Seattle, WA — The online retail giant Amazon.com announced late Friday afternoon that it planned to use its popular “Prime Pantry” service to start shipping Livestock directly to consumers. The move, which was expected by industry insiders, is expected to boost the bottom line of the Internet’s largest retailer.
“Our customers have come to expect the best from Amazon.com,” said EVP of Merchandising and Marketing Seth Bremfall, “and Earth’s largest selection. However, there are untapped markets that still need to be explored, and we think our Prime Pantry Livestock service serves such a demand. I mean, look, how many kids out there want a pet goat or a turtle for Christmas? And who wants the hassle of going to a pet store? The math for us was pretty simple.”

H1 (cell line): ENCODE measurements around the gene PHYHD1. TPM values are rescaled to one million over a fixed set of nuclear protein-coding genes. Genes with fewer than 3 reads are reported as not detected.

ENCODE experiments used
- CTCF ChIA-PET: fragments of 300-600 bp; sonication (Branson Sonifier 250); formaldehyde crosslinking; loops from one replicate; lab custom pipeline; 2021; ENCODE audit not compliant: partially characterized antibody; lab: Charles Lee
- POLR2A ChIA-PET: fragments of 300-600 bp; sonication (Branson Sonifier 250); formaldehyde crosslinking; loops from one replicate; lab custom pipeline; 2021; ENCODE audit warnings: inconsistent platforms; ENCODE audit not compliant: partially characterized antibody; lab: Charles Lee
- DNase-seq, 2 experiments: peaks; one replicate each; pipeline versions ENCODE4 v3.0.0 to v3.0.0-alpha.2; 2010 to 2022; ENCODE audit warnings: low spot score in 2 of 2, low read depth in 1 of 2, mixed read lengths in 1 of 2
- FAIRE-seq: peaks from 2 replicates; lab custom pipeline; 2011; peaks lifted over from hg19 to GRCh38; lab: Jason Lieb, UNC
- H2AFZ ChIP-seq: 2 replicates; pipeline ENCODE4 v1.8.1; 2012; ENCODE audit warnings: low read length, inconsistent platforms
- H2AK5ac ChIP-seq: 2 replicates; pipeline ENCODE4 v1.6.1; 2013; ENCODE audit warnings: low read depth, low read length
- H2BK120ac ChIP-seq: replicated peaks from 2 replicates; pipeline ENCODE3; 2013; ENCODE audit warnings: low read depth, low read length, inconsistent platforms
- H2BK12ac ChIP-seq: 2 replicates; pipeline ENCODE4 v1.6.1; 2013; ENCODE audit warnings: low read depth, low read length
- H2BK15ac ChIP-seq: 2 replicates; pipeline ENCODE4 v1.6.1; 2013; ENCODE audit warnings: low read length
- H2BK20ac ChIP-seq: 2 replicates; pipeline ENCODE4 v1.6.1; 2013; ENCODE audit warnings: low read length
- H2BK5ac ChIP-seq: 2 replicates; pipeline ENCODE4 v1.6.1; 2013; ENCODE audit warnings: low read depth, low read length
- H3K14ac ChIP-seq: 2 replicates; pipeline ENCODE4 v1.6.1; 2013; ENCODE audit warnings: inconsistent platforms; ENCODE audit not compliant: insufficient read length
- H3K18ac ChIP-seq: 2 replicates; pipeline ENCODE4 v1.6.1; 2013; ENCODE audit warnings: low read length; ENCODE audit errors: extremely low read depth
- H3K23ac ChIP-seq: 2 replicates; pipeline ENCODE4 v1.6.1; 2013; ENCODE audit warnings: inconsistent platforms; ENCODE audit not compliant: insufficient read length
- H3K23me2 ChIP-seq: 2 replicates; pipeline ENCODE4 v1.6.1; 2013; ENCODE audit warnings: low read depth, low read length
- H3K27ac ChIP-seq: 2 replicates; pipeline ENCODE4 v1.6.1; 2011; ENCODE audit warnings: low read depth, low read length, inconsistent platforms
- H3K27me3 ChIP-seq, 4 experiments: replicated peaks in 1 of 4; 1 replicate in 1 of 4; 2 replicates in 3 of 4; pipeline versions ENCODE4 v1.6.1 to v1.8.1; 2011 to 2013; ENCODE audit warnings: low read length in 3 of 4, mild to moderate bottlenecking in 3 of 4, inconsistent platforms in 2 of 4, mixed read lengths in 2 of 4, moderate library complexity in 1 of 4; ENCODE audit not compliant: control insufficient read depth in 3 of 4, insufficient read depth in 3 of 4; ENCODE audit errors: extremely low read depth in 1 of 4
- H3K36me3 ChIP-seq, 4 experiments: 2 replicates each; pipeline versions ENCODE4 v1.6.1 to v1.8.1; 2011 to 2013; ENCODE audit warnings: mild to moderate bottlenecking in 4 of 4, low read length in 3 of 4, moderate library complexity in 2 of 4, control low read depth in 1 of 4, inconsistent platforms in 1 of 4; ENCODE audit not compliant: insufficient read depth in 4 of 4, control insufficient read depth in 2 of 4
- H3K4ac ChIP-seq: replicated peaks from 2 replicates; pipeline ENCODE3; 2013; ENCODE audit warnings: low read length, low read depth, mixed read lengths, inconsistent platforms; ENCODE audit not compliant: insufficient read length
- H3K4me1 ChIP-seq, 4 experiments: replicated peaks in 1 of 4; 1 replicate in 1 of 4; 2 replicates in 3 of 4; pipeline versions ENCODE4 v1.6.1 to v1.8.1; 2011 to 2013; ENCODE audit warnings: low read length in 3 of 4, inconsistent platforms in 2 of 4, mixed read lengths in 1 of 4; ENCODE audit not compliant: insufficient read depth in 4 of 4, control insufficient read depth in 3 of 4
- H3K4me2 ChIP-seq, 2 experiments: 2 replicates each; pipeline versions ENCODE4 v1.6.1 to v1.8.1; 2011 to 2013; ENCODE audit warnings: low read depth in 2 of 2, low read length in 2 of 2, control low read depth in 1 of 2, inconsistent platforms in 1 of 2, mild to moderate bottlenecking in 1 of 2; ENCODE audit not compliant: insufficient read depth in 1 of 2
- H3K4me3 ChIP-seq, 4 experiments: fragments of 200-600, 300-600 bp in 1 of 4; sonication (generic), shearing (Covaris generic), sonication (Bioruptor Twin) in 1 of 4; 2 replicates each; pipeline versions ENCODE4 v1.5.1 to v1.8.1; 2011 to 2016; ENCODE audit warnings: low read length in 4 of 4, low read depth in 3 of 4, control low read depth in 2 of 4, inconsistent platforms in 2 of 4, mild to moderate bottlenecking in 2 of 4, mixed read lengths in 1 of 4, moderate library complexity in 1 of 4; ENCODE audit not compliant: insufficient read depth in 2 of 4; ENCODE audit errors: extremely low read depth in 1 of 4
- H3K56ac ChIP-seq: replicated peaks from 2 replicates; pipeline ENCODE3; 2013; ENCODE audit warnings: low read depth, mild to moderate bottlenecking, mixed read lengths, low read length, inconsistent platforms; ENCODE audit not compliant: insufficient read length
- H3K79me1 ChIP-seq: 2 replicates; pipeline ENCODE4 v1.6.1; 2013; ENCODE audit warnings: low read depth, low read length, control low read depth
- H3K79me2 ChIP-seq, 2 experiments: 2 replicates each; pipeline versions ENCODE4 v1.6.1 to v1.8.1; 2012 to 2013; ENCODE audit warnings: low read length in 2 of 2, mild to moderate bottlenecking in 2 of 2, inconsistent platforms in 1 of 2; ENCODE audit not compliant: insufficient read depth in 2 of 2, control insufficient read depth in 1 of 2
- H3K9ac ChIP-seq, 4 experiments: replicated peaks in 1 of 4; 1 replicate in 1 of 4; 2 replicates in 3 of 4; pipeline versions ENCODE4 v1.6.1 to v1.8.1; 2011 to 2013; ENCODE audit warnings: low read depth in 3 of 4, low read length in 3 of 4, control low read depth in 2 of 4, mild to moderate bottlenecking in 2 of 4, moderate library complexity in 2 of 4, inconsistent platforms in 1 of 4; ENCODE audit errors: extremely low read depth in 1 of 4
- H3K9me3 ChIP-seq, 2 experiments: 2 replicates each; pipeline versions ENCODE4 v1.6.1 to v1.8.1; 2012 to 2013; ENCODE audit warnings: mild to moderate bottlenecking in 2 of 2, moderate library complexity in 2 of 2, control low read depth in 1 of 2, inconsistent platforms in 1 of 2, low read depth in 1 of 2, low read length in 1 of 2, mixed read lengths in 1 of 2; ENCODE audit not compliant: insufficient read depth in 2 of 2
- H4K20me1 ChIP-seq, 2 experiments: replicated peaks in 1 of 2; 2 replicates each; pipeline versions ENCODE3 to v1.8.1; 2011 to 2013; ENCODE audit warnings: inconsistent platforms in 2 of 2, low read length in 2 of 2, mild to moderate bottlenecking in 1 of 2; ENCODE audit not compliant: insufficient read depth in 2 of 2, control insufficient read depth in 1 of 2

According to industry insiders, this is a shrewd move by the retailer.
“The ‘grow local’ market is expanding rapidly,” said commodity analyst Jim “The Jeff” Bremfall of Morgan Stanley. “The big boys are starting to notice all the chickens and other livestock in backyards, and rather than fighting the trend; the segment leaders are embracing and supplying the need. It’s pretty smart.”
To meet this demand, agri-suppliers are partnering with the retail giant to ensure products can be delivered “just-in-time” with minimal animal fatalities.
“Here at Tyson, we know how to move large amounts of product,” said Tyson Foods director of Communications Stacy Bremfall Williamson. “For decades, Tyson has been the leader in animal proteins. With this new opportunity, we’ll just be supplying live animals instead of processed ones.”
Not everyone is thrilled about this latest “eCommerce-to-table” development as insiders are calling it.
“Who the hell wants to carry a box of chickens or a goat or two on their vehicle?” questioned a local postal worker who chose to remain anonymous. “This has got to be the dumbest thing I’ve ever heard. How the hell is a goat going to be able to live in a box for three days?”
Amazon.com will be running a trial version of this service in Kirkwood, MS, Des Moines, IA, and Grass Valley, CA.